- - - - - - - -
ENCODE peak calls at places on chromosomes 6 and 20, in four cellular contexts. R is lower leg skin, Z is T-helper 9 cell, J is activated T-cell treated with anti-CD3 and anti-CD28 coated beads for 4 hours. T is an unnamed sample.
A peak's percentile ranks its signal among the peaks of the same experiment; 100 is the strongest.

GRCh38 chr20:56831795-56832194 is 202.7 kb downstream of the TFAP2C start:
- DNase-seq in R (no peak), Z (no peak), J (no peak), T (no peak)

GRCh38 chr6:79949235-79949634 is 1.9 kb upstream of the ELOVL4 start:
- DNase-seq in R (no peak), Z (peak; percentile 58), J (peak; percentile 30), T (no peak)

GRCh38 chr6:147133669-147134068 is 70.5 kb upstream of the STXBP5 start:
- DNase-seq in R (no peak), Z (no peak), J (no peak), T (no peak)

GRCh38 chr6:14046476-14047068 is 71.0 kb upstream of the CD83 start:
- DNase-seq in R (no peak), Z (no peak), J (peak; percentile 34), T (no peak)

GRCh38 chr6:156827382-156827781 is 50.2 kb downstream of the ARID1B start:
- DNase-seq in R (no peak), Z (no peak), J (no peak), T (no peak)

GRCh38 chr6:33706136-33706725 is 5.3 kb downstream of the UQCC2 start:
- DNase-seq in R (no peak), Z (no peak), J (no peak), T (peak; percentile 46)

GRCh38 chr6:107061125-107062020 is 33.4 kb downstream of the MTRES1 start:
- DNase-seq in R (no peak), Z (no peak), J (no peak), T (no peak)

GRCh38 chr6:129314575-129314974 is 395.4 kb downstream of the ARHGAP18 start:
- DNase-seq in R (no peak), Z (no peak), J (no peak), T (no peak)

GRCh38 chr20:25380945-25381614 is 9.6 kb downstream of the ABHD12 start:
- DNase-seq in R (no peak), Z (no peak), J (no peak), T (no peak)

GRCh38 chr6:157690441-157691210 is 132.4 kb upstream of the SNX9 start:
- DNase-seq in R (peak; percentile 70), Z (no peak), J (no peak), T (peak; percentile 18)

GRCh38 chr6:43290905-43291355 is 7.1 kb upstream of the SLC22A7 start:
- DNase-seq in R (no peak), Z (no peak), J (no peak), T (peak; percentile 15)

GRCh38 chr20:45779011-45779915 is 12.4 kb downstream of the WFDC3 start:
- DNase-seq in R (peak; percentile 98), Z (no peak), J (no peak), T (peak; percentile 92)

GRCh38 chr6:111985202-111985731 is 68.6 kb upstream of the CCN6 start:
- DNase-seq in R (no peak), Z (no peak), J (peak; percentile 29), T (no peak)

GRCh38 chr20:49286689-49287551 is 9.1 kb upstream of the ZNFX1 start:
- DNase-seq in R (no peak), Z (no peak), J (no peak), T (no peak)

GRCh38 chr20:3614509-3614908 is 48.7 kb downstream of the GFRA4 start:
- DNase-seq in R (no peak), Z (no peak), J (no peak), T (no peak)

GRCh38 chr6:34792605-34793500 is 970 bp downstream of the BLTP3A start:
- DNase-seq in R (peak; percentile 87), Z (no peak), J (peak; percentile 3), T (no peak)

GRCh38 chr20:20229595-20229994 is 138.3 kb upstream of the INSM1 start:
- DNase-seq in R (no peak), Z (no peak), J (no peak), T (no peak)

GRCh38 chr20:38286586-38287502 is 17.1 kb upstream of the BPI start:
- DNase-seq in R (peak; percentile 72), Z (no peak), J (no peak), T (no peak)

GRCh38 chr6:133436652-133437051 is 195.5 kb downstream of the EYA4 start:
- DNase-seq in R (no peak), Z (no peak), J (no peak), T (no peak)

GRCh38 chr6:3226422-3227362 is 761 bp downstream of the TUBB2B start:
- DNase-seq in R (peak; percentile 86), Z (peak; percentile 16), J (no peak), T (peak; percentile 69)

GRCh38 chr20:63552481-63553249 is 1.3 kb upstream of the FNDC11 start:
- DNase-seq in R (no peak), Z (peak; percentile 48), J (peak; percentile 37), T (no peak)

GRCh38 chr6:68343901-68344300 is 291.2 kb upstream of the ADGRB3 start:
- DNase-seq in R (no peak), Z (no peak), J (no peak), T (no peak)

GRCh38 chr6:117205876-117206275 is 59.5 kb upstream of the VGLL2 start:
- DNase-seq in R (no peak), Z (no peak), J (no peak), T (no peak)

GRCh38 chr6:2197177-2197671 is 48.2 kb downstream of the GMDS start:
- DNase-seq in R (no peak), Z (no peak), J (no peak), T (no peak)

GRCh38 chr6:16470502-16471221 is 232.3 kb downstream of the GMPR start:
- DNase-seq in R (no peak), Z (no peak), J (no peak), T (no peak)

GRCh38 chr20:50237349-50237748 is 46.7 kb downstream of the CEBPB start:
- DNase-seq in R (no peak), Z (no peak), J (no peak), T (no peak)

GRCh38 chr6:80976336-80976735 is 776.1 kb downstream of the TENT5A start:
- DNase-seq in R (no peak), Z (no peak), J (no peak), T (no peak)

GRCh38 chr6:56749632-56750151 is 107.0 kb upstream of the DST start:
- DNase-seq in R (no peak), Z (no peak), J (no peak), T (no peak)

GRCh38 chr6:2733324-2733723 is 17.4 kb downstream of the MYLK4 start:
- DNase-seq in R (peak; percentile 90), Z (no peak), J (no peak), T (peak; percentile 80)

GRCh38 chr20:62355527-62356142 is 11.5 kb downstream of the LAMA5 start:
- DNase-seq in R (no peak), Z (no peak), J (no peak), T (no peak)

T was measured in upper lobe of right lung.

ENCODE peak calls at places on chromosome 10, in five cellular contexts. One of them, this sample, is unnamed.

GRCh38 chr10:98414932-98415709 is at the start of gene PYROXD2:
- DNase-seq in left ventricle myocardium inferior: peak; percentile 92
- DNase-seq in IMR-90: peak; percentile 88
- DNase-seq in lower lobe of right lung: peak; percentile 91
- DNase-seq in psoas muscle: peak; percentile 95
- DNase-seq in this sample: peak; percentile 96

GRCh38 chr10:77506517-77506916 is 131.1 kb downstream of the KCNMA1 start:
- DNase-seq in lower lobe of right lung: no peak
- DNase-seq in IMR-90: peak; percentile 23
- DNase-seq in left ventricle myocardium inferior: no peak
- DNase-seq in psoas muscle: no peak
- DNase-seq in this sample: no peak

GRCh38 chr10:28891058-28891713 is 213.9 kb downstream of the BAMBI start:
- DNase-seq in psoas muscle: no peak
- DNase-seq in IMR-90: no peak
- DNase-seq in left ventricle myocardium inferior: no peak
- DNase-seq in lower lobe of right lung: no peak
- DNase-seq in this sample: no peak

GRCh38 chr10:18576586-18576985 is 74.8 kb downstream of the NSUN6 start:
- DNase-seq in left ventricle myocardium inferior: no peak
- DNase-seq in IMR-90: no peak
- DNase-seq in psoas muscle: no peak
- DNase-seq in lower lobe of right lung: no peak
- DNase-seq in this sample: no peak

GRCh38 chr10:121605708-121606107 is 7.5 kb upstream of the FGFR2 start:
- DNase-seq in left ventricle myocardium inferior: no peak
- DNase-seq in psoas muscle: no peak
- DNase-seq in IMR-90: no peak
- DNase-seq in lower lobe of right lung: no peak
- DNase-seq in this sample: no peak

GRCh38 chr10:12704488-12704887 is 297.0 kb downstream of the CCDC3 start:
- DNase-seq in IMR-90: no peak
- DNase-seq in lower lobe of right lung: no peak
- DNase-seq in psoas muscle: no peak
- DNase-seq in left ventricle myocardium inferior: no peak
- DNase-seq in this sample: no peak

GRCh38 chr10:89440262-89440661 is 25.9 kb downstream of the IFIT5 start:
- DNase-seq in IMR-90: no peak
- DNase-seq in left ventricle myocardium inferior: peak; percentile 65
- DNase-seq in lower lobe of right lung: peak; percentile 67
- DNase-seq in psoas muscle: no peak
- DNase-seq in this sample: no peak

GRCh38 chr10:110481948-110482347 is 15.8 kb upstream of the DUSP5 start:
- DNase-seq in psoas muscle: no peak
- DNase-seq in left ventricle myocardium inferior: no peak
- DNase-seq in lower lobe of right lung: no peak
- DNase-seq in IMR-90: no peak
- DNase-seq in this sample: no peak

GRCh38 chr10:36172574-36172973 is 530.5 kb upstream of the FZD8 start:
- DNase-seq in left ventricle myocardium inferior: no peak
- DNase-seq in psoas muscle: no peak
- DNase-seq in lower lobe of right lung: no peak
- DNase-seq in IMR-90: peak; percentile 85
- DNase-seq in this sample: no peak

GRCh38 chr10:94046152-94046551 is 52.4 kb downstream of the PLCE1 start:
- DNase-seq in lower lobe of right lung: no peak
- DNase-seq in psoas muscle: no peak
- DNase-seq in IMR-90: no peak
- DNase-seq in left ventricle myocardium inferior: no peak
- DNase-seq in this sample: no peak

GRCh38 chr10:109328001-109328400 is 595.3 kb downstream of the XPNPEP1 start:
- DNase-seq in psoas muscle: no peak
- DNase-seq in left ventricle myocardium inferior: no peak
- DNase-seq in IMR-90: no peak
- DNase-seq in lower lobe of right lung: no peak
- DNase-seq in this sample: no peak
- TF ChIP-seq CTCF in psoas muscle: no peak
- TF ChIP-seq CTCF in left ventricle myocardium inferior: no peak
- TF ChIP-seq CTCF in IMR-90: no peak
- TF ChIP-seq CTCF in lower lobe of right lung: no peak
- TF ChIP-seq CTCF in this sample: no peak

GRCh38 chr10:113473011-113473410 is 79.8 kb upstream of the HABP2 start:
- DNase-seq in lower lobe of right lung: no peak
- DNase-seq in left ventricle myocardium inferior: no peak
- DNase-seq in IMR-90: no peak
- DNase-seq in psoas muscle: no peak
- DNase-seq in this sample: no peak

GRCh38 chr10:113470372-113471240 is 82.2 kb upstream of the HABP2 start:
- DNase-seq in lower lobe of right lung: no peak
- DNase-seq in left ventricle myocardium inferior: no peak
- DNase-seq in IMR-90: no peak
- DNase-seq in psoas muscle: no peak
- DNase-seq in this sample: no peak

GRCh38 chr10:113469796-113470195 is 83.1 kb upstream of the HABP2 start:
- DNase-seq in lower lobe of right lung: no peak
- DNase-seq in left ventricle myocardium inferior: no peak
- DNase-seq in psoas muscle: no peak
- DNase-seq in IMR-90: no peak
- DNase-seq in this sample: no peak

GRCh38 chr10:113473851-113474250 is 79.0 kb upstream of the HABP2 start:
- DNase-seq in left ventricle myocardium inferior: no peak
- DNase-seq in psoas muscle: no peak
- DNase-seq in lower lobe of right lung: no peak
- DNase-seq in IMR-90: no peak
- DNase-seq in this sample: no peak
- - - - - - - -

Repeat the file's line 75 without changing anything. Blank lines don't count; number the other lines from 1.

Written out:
- DNase-seq in psoas muscle: no peak